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Versican silencing in BeWo cells and its implication in gestational trophoblastic diseases

  • Keyla S. N. Pires
  • Sue Y. Sun
  • Camilla M. Gonçalves
  • Jaqueline C. Santos
  • Liliane P. G. Tenorio
  • Rayane M. Botelho
  • Ana Lucia M. Silva
  • Hillary Gabriela S. Oliveira
  • Karen Priscila T. Pendeloski
  • Silvia Daher
  • Karen S. C. Borbely
  • Alexandre U. Borbely
Original Paper
  • 46 Downloads

Abstract

Versican is a proteoglycan known to interact with cells to influence their ability to proliferate, differentiate, migrate, invade and assemble extracellular matrix, with all of these cell functions present during placentation. In the placenta, cytotrophoblast cells have the ability to differentiate into the syncytiotrophoblast, a mechanism that is greatly increased in gestational trophoblastic diseases (GTD). Nevertheless, the molecular signaling underlying the increased syncytiotrophoblast differentiation are still being unveiled and may result in novel therapeutic targets for GTD. Versican expression was investigated to establish its differential expression among GTD (partial moles, complete moles, invasive moles and choriocarcinoma) and the possible functional outcomes from versican gene silencing. Tissue samples had their versican expression evaluated using immunohistochemistry and RT-PCR. BeWo cells were employed for versican silencing with siRNA and the efficiency was confirmed by RT-PCR, immunofluorescence and flow cytometry. Cell death and forskolin-induced syncytialization were analyzed by a morphological analysis and human chorionic gonadotropin (hCG) production using immunofluorescence. Versican V0 and V1 isoforms were mainly expressed in the syncytiotrophoblast and they were the most expressed in benign rather than in malignant tumors. BeWo cells also expressed V0 and V1 isoforms, but only in cells undergoing syncytial fusion. After versican silencing, cell death was greatly increased, whereas spontaneous and forskolin-induced syncytialization decreased as well as hCG production. Versican is differentially expressed in GTD and is important for hydatidiform moles pathophysiology, protecting trophoblast cells from death and playing a role in their differentiation and functionality.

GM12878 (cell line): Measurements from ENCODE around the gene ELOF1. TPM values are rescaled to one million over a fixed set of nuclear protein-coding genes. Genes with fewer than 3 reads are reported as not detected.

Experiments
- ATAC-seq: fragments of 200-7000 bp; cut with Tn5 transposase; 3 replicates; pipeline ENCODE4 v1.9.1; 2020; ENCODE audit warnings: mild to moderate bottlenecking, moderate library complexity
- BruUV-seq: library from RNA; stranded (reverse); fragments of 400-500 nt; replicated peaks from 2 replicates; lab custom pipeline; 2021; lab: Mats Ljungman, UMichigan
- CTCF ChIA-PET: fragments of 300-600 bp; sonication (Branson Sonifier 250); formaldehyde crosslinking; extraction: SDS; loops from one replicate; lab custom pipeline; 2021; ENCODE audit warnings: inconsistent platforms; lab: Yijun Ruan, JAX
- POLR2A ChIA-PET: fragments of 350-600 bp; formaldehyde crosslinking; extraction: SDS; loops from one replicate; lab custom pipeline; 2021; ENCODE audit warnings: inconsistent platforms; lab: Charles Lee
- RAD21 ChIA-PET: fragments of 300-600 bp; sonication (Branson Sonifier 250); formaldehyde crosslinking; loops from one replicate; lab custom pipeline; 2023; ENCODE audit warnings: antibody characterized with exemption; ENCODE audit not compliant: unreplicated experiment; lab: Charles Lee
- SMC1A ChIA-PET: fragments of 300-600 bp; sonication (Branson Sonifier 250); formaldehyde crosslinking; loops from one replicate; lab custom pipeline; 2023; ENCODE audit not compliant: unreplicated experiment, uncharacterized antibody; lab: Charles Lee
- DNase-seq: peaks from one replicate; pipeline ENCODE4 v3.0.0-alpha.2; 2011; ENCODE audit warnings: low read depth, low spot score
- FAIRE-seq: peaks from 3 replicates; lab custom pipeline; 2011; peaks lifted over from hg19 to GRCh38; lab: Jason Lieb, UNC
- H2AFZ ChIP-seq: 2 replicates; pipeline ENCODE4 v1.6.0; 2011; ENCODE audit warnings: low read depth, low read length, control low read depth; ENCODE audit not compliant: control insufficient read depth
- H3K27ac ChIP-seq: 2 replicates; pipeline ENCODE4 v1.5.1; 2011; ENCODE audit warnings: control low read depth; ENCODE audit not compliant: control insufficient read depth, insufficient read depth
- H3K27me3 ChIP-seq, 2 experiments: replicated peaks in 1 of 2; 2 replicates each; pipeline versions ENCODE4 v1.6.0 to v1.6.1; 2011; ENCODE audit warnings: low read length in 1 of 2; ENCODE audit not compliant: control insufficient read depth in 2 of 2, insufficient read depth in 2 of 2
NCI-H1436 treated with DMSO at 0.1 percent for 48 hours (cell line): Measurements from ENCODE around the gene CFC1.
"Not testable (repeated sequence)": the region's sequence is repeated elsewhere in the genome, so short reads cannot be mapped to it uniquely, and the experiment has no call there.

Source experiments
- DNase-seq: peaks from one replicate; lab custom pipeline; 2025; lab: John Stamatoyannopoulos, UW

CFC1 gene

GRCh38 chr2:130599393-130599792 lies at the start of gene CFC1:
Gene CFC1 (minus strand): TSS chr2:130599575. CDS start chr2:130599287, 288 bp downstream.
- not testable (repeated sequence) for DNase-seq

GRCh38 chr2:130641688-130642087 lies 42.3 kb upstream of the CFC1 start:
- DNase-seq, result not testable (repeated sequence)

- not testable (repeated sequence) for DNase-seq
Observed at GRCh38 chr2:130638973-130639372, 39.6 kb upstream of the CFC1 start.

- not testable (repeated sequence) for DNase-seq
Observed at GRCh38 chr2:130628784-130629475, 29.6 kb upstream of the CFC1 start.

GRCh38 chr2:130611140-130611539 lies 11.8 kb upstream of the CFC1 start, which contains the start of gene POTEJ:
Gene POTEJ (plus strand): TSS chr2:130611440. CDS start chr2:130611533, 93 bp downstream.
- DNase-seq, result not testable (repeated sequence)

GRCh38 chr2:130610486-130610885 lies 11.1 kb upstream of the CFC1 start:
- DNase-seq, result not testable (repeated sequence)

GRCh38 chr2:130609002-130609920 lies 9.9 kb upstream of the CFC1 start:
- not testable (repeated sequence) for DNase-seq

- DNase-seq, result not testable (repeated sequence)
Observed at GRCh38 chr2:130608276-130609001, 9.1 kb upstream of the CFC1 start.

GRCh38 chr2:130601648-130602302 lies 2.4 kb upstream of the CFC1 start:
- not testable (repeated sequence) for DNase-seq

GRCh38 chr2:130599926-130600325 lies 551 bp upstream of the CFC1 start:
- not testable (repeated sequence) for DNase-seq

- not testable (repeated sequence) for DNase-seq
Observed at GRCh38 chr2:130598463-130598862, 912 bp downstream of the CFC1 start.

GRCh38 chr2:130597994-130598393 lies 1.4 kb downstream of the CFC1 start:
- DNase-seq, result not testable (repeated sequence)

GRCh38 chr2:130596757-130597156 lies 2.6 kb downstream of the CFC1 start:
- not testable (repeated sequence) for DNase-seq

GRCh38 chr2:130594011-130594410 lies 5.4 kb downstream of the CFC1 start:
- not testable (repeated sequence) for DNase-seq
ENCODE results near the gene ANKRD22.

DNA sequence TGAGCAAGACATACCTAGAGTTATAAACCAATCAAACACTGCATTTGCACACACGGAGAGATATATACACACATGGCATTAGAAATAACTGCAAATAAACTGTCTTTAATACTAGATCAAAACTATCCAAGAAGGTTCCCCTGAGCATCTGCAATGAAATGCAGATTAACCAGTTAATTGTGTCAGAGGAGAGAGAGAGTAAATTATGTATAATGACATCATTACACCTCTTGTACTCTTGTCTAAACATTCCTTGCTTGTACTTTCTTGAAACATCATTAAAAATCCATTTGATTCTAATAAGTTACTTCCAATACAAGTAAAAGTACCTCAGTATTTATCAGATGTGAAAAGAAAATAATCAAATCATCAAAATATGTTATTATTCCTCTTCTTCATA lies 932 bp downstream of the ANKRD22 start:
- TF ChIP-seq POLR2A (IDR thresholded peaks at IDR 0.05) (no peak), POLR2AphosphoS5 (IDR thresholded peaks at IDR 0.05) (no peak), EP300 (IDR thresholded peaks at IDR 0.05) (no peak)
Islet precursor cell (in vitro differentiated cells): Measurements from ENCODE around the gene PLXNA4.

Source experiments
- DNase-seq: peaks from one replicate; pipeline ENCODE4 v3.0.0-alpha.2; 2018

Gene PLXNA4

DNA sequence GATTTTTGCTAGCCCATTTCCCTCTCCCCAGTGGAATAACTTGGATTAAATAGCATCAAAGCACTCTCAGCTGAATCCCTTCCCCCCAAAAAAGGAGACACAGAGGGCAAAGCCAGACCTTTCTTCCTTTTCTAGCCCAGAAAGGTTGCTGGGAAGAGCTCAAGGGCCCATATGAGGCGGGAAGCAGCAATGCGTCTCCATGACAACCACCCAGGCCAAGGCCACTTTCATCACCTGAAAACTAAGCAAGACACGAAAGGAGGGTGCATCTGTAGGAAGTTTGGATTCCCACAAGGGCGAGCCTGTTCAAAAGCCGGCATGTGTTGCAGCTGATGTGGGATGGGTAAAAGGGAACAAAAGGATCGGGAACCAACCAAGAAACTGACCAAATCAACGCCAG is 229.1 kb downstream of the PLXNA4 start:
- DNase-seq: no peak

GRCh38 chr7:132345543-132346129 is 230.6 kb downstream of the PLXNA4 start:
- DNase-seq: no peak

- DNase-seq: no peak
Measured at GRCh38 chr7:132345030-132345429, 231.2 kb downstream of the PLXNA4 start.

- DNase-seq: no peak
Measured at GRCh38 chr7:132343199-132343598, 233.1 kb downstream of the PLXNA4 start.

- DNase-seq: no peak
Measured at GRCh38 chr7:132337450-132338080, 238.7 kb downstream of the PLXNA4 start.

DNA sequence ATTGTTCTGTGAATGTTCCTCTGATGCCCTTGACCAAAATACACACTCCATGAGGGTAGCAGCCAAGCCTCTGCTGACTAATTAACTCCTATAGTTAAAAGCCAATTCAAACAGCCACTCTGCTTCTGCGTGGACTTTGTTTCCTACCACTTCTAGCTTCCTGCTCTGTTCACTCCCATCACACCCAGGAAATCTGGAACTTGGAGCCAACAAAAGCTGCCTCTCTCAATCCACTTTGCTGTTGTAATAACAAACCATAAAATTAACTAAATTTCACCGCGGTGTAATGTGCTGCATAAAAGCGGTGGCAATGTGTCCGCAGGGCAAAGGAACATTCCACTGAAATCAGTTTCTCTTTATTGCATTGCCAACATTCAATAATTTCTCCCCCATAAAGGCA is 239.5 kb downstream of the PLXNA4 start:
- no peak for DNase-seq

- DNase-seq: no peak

Keywords

Hydatidiform moles Placenta Versican 

Abbreviations

Bad

Bcl-2 associated death promoter

BSA

Bovine serum albumin

cAMP

Cyclic adenosine monophosphate

DAB

3,3′ diaminobenzidine

DAPi

4′-6-Diamidine-2′-phenylindole dihydrochloride

ECM

Extracellular matrix

EMA-CO

Methotrexate and actinomycin D with cyclophosphamide and vincristine

EP-EMA

Etoposide and cisplatin with etoposide, methotrexate and dactinomycin

ERK

Extracellular signal-regulated kinases

ETT

Epithelioid trophoblastic tumor

FITC

Fluorescein isothiocyanate

GAPDH

Glyceraldehyde 3-phosphate dehydrogenase

GTD

Gestational trophoblastic disease

GTN

Gestational trophoblastic neoplasia

hCG

Human chorionic gonadotrophin

PBS

Phosphate-buffered saline

PSTT

Placental site trophoblastic tumor

TRITC

Tetramethylrhodamine

Notes

Acknowledgements